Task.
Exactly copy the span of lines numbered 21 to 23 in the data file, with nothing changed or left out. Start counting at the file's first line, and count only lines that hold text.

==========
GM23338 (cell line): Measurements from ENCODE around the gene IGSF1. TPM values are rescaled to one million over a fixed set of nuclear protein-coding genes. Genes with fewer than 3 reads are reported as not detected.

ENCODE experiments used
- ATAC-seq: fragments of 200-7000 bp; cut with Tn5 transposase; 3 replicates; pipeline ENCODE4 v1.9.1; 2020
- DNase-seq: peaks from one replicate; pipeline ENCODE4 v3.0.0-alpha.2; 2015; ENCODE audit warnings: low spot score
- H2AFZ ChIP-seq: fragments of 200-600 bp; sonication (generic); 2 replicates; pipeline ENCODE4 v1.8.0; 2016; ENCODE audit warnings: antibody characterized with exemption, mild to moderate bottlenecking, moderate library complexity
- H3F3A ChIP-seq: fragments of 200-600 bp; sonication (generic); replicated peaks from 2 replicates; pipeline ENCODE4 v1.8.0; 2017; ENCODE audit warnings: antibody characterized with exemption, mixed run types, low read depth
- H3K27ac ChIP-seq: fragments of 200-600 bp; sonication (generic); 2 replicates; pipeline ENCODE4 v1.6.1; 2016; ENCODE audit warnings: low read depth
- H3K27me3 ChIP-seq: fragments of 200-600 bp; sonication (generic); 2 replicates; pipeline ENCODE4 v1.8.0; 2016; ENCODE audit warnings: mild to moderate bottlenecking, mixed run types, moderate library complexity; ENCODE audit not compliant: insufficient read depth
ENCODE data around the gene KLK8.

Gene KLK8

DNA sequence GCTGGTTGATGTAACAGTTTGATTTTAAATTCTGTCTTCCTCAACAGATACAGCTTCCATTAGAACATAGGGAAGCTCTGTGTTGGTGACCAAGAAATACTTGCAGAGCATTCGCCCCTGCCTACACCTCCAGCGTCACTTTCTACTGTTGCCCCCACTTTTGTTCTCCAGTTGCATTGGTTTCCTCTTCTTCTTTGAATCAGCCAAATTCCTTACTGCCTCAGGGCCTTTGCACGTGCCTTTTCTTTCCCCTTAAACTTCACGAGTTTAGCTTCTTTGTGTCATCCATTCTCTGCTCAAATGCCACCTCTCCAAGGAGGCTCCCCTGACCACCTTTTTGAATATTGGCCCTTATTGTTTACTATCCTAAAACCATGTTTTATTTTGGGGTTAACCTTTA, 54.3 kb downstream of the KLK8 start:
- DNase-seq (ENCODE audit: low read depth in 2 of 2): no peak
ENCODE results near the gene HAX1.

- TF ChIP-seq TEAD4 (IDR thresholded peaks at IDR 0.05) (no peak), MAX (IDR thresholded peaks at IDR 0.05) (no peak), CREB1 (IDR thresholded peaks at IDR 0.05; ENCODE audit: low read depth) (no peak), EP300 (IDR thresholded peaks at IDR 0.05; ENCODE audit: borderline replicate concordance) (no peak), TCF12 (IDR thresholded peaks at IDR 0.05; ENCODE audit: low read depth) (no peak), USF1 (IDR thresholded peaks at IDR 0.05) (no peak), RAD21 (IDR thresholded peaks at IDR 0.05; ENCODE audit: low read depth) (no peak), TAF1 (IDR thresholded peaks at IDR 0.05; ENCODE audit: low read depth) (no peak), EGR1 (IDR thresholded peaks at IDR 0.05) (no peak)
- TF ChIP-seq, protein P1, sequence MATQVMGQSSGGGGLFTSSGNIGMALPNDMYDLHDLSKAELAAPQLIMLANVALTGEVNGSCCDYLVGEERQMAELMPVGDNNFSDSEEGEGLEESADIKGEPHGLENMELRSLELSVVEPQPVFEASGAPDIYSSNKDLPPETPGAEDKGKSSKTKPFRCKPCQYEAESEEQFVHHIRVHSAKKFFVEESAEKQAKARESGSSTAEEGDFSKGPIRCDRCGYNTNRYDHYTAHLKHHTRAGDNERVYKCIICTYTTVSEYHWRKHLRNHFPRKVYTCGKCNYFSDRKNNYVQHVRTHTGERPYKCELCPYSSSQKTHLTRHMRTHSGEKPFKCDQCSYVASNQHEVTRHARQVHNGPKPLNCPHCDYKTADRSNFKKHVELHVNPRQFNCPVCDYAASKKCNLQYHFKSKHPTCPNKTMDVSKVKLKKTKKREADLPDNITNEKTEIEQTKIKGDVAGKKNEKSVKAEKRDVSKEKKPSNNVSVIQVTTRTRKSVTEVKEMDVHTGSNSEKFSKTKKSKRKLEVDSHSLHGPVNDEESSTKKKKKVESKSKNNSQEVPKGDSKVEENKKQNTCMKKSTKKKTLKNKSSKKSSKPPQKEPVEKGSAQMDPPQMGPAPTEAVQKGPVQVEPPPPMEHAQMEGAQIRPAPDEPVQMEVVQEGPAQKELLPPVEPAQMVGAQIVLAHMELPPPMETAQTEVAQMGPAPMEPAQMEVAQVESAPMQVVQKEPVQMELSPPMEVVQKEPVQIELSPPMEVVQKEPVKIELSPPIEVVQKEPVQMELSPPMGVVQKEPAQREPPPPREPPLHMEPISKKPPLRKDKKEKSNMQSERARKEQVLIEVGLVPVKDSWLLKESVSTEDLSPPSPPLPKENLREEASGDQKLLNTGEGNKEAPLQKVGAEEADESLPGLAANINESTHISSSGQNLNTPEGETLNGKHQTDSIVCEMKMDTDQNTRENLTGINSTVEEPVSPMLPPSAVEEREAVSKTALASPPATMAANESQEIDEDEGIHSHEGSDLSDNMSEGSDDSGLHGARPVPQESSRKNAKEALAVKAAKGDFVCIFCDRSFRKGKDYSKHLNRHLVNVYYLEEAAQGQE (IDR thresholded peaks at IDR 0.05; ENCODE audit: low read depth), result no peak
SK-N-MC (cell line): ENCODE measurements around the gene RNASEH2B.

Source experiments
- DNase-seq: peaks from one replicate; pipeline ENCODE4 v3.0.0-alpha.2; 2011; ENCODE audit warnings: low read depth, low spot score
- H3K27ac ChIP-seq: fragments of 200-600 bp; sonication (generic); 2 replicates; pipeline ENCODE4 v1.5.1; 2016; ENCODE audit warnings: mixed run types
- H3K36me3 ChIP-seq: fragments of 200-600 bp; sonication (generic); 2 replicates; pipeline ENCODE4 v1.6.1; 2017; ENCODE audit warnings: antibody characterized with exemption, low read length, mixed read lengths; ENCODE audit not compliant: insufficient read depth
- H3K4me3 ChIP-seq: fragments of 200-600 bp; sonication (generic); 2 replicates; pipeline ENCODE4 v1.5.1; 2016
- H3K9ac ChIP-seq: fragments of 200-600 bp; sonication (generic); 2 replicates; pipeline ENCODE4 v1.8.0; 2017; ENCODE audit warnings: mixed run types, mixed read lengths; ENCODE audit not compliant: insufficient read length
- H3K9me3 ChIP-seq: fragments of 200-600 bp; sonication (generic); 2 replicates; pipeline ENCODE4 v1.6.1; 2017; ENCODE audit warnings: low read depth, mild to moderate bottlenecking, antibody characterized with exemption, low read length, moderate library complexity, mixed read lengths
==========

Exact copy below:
- H3K4me3 ChIP-seq: fragments of 200-600 bp; sonication (generic); 2 replicates; pipeline ENCODE4 v1.5.1; 2016
- H3K9ac ChIP-seq: fragments of 200-600 bp; sonication (generic); 2 replicates; pipeline ENCODE4 v1.8.0; 2017; ENCODE audit warnings: mixed run types, mixed read lengths; ENCODE audit not compliant: insufficient read length
- H3K9me3 ChIP-seq: fragments of 200-600 bp; sonication (generic); 2 replicates; pipeline ENCODE4 v1.6.1; 2017; ENCODE audit warnings: low read depth, mild to moderate bottlenecking, antibody characterized with exemption, low read length, moderate library complexity, mixed read lengths